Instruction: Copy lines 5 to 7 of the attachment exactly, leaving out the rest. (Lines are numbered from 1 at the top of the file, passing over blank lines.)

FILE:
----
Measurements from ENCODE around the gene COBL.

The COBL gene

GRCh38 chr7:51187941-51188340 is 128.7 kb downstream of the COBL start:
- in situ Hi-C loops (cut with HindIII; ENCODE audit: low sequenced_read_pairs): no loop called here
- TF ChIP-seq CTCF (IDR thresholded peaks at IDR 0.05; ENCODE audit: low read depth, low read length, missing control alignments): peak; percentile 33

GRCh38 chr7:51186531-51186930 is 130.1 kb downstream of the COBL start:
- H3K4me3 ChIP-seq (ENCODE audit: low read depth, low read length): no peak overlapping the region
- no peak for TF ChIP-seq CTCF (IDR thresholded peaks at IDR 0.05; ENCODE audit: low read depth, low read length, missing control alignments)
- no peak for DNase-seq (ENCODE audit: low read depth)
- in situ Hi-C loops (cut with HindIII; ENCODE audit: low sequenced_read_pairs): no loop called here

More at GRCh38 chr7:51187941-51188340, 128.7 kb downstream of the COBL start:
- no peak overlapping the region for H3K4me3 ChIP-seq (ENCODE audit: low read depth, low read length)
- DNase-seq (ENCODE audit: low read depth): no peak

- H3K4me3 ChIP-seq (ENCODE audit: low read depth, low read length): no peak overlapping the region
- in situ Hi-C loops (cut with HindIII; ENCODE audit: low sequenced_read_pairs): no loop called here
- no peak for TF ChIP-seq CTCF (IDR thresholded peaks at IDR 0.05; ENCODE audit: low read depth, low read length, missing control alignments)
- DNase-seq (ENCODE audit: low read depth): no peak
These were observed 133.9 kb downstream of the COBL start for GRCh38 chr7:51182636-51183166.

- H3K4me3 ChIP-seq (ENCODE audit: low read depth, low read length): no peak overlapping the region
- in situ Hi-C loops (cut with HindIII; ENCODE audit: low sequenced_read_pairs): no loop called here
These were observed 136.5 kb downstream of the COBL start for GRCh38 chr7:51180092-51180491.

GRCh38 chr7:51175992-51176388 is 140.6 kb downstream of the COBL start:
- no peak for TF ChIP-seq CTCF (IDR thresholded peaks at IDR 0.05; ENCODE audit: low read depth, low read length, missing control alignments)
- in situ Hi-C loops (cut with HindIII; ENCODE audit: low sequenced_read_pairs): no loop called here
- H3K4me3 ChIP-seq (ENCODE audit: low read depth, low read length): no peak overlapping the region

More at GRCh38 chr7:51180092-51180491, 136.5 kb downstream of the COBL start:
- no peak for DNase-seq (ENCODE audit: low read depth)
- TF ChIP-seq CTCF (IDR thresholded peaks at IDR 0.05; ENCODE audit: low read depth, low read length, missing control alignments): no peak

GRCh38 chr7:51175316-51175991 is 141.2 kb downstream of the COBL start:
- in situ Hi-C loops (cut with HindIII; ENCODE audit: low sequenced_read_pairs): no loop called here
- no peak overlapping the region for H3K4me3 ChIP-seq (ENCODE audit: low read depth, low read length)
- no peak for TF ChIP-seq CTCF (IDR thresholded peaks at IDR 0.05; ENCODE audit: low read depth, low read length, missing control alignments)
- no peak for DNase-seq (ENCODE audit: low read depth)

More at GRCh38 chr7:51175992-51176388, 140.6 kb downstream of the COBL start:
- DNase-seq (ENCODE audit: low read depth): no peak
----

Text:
- TF ChIP-seq CTCF (IDR thresholded peaks at IDR 0.05; ENCODE audit: low read depth, low read length, missing control alignments): peak; percentile 33

GRCh38 chr7:51186531-51186930 is 130.1 kb downstream of the COBL start:
- H3K4me3 ChIP-seq (ENCODE audit: low read depth, low read length): no peak overlapping the region